Tim Sommer: “Athens, Georgia: red clay, all night parties, loud bands, cheap, cheap rents.”

“Cheap, cheap rents.”

The low cost of living here was actually one of the main draws for musicians and other creative types.

Affordable housing in Athens is harder to find

So, while good paying jobs are definitely important, so is affordable housing. But it’s becoming more and more difficult if not impossible to find those apartments for $250 a month, which used to be fairly common. Wages have gone up since those days, but not by all that much. While the minimum wage has stayed flat since 2009, in recent years the price of an average rental in Athens has gone up by about 18%, or 9% over inflation.

To afford an average studio apartment in Athens in 2014, you had to work full time at $11.85 an hour. If you kept that job, and were fortunate enough to get a 2% raise every year, your apartment would have stayed affordable, but only through 2017. Starting in 2018, you may have felt a squeeze – with your rent growing faster than your income, your apartment is no longer considered “affordable” in 2020.

And that’s for someone working full time at thirteen dollars an hour. Today, half of Athens residents who rent pay more than 30% of their gross income. For people working at $7.25, $8 or $9 dollars an hour, things are even worse. They can’t afford the average apartment, and might have to take a look at low-income housing, such as public housing or section 8, instead.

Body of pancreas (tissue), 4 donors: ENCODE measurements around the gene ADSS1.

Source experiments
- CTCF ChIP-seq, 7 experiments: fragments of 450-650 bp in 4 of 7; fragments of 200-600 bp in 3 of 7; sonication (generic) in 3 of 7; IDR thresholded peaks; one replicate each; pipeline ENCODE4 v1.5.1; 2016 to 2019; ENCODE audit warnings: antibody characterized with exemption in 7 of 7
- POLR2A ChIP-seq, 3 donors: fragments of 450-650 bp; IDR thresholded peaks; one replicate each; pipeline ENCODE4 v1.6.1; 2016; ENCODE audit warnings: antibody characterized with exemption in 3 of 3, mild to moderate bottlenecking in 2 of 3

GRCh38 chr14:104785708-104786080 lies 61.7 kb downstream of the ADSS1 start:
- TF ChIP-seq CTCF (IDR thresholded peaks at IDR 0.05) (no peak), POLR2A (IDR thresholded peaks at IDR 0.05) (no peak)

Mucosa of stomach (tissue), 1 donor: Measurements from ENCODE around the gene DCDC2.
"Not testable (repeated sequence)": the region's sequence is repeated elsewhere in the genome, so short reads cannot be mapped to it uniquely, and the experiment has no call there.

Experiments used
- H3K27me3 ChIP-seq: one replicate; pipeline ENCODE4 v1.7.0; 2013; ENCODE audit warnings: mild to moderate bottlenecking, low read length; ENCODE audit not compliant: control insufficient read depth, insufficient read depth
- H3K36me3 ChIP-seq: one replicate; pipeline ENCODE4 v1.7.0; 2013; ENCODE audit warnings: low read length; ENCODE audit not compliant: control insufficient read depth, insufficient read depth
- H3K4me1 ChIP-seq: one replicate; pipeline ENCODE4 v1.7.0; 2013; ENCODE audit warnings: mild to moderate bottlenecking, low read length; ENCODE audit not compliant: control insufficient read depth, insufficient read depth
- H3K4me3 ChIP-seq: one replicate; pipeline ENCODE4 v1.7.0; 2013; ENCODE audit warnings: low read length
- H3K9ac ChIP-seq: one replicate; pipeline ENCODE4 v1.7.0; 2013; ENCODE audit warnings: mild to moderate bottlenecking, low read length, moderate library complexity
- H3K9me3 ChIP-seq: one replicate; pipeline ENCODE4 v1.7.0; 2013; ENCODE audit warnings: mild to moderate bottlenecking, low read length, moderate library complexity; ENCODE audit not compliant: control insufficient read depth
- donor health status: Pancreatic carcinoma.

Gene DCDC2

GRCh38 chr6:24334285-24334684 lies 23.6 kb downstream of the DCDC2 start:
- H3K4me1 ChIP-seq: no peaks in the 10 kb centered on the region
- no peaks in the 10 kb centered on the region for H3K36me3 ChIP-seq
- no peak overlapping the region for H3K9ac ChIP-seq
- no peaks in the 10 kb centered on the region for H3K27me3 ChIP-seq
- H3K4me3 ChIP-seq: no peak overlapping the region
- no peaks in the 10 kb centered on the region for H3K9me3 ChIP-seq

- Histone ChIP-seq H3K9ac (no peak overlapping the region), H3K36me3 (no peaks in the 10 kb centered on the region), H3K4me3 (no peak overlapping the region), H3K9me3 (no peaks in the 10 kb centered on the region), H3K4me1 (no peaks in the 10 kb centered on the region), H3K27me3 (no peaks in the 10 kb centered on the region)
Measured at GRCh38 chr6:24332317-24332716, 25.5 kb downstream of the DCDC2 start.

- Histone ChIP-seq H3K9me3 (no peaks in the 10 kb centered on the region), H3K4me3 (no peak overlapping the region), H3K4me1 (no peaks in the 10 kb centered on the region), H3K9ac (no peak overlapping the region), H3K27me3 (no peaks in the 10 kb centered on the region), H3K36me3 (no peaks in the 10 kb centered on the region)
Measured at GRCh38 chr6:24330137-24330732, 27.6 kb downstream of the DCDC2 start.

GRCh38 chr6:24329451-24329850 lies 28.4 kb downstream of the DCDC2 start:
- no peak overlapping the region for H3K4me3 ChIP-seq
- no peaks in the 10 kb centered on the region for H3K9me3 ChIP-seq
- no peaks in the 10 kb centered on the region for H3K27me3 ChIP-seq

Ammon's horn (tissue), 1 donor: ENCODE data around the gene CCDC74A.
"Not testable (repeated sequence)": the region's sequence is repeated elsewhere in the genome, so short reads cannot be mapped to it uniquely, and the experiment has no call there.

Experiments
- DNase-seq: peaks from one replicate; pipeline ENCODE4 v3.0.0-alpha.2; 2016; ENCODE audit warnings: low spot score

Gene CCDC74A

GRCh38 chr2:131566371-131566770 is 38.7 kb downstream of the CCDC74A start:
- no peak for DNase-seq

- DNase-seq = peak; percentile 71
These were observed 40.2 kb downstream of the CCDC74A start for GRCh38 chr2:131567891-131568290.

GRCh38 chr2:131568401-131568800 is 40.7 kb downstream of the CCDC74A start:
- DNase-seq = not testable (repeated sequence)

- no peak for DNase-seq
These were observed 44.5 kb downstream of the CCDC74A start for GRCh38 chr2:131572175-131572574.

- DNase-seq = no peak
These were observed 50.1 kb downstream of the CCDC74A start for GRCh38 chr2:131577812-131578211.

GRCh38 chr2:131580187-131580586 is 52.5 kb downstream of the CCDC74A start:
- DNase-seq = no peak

Low-income housing

Public housing in Athens is run by the Athens Housing Authority. They oversee places like Nellie B, Rocksprings and Broadacres. Rent in public housing is capped at 30% of your income, so it’s affordable by definition. That’s also true for section 8 housing like Bethel Homes or Clarke Gardens. These are privately-owned apartments where the federal government steps in and offers the landlord a subsidy. That ensures no one who lives there pays over 30% of their income in rent. Beyond section 8, some other private apartments are also subsidized, but to a lesser extent. These don’t have guarantees that the apartment would be affordable for everyone, even if rent there is a little lower than market rate.